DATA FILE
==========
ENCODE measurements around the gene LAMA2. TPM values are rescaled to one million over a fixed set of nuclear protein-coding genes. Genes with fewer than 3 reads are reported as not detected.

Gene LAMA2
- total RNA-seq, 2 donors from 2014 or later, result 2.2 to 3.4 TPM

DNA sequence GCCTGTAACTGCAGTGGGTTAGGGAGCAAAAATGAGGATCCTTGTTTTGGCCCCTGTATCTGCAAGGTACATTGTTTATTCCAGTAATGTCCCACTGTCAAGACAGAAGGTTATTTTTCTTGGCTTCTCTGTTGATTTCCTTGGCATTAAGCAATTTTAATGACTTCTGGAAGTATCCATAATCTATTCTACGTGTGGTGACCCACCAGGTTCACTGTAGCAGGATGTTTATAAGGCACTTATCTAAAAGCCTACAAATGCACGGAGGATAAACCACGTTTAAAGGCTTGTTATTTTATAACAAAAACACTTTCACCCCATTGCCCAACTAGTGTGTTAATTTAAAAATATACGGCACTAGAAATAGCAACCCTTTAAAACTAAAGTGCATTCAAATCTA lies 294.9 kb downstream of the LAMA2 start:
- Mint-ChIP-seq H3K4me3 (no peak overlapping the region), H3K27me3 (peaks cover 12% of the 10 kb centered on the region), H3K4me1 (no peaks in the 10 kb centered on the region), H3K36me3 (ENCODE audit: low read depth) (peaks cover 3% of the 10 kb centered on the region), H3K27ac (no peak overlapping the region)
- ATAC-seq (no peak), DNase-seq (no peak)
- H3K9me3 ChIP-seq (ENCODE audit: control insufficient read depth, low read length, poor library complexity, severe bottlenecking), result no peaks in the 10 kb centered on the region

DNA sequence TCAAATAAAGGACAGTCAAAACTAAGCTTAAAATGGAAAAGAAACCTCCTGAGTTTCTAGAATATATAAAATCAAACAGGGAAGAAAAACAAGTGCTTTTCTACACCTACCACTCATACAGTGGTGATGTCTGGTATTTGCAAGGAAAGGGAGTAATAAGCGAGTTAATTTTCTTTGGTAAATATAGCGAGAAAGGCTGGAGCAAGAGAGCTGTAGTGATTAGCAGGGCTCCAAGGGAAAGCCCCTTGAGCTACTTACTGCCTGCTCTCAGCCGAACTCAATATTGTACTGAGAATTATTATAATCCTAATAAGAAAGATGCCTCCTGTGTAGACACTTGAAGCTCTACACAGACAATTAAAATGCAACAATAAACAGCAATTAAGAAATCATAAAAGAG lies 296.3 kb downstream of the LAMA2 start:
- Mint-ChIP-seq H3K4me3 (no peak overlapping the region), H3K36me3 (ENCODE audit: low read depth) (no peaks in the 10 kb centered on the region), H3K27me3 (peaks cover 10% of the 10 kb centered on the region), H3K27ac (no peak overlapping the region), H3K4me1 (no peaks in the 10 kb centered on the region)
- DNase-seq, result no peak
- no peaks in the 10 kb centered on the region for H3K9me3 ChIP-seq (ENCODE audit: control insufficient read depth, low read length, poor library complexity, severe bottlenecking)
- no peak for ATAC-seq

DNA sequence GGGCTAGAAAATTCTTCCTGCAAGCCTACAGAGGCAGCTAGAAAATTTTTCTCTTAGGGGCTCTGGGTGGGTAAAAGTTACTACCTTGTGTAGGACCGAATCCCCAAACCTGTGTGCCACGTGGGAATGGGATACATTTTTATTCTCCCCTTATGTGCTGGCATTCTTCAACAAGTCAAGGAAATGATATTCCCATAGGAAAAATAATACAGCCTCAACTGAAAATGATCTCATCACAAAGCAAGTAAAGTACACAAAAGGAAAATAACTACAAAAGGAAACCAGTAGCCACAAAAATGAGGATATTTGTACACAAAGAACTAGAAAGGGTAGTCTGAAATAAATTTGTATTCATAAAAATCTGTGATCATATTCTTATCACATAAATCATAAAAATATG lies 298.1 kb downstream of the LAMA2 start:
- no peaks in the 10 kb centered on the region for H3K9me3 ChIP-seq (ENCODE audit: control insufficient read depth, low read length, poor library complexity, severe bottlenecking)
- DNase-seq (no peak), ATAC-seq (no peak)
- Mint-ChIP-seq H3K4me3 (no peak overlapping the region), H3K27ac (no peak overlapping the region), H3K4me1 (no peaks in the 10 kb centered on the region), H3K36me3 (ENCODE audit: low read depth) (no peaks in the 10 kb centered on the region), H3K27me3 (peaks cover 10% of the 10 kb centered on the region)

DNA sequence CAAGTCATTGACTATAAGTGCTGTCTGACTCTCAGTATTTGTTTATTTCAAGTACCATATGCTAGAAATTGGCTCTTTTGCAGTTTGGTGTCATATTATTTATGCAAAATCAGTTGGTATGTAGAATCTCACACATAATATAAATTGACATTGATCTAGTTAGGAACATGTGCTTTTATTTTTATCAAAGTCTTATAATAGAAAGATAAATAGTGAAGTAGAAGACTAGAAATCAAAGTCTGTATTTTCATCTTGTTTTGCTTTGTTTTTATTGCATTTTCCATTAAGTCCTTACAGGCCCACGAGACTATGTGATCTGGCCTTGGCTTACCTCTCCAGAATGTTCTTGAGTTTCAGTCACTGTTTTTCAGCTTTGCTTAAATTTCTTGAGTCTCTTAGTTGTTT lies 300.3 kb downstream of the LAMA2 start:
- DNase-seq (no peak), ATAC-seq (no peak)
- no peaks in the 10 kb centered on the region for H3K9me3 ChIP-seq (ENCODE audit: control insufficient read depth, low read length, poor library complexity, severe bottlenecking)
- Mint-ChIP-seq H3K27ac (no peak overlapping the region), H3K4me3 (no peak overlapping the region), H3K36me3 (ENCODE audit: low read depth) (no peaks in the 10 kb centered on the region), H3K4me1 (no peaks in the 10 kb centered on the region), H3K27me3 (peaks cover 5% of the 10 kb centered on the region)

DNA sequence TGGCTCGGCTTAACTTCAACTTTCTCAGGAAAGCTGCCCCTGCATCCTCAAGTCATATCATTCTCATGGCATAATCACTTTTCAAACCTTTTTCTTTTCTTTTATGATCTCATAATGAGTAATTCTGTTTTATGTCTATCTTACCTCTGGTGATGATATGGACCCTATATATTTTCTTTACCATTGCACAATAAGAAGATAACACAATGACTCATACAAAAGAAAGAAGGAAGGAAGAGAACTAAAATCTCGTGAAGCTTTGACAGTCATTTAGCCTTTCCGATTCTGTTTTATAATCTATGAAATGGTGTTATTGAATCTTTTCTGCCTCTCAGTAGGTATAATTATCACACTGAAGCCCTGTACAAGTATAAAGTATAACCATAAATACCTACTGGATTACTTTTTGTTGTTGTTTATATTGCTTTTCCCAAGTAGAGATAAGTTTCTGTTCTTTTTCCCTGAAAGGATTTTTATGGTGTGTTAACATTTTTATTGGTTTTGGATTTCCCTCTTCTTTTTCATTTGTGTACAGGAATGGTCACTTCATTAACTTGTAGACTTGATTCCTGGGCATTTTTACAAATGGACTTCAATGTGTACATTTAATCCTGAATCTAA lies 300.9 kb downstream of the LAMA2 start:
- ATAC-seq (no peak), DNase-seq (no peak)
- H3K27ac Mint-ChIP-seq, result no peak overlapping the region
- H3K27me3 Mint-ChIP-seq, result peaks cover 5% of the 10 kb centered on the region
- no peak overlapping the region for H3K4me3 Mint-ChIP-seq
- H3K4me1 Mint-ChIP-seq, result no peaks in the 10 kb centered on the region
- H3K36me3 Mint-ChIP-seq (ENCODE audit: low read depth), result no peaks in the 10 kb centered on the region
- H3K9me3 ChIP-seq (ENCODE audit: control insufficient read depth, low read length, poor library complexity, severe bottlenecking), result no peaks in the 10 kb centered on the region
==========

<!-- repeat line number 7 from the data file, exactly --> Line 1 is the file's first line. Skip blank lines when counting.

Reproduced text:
- H3K9me3 ChIP-seq (ENCODE audit: control insufficient read depth, low read length, poor library complexity, severe bottlenecking), result no peaks in the 10 kb centered on the region